Point is that the outcome is different after the hooter.



  • @nepia said in Things that annoy you about rugby...:

    @crucial I don't think that's a correct interpretation of the held up law, I think if a player is held up over the line then the ball is dead at that point.

    Well it depends on your perspective. You can't have a tackle, ruck or maul over the goal line and anyone is entitled to play the ball from any angle, including players on the ground. Unless the ball is grounded pretty quickly it becomes a free for all which the referee ends by saying the ball is unplayable. The ref could just allow play to continue if he was so inclined, but that would soon get silly.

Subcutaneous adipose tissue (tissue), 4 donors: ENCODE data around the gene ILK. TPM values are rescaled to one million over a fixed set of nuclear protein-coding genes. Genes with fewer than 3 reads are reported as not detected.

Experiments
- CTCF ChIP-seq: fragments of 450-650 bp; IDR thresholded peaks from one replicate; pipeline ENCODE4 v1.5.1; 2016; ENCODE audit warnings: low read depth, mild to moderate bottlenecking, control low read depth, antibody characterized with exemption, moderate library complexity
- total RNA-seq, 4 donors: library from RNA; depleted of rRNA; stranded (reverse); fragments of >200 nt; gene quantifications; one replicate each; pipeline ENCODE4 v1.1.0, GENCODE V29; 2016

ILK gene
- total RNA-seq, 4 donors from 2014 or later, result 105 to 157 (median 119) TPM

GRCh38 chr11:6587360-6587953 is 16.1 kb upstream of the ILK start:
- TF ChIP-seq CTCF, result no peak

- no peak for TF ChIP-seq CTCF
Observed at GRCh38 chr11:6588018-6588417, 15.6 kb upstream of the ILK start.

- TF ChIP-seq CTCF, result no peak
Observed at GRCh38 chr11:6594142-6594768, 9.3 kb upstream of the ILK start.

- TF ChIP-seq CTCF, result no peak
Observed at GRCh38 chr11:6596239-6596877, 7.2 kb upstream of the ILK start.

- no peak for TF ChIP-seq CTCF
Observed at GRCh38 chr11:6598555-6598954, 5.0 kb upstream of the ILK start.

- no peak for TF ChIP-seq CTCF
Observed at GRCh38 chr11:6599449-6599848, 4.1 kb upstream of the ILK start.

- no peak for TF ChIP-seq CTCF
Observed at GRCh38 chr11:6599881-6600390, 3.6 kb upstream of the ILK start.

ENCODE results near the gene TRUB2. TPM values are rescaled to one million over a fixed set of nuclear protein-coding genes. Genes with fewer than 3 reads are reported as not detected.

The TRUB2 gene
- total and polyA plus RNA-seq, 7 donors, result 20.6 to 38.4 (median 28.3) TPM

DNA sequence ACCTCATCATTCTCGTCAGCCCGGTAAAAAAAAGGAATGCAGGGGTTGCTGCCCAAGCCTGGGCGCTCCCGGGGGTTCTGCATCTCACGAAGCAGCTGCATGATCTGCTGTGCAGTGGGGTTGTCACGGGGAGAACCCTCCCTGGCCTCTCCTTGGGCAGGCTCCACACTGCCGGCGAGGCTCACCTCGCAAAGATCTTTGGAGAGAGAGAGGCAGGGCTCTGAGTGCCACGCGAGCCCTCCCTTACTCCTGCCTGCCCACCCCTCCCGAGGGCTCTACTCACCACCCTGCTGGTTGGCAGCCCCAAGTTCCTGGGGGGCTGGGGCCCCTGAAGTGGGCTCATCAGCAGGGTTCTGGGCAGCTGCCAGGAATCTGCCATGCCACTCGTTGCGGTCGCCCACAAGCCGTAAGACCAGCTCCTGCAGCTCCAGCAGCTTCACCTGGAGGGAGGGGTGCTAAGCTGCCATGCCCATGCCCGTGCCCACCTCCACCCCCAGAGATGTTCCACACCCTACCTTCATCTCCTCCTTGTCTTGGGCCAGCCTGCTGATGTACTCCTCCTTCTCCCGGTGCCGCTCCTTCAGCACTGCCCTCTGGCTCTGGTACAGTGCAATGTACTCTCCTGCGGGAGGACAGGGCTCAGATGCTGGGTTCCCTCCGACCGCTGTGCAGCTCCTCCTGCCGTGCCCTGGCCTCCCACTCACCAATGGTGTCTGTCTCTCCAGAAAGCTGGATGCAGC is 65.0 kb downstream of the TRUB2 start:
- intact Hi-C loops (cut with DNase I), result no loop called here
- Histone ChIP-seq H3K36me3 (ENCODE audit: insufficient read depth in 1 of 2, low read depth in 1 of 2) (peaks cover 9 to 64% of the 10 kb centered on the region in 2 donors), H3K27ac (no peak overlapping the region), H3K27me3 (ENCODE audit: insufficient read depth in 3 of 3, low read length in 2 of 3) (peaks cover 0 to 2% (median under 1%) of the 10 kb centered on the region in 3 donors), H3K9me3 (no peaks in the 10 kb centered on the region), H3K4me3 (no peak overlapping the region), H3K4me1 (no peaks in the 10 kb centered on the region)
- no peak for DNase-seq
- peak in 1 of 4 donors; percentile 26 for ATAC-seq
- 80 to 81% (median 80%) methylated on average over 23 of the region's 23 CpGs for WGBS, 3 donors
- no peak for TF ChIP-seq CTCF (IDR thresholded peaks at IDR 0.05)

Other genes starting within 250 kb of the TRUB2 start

The point is that the ball hasn't been made dead, the ref has deemed it dead. I think it is unfair on the attacking team in that instance to lose the ball.



  • @crucial I don't agree with your interpretation, according to the law the ref has to blow the whistle when the ball carrier cannot ground or play the ball - I think that's clear 99% and not up to the refs interpretation. I realise we're almost getting into semantics but personally I don't have an issue with it.

    "When a player carrying the ball is held up in the in-goal so that the player cannot ground or play the ball, the ball is dead. Play restarts with a five-metre scrum, in line with the place where the player was held up. The attacking team throws in."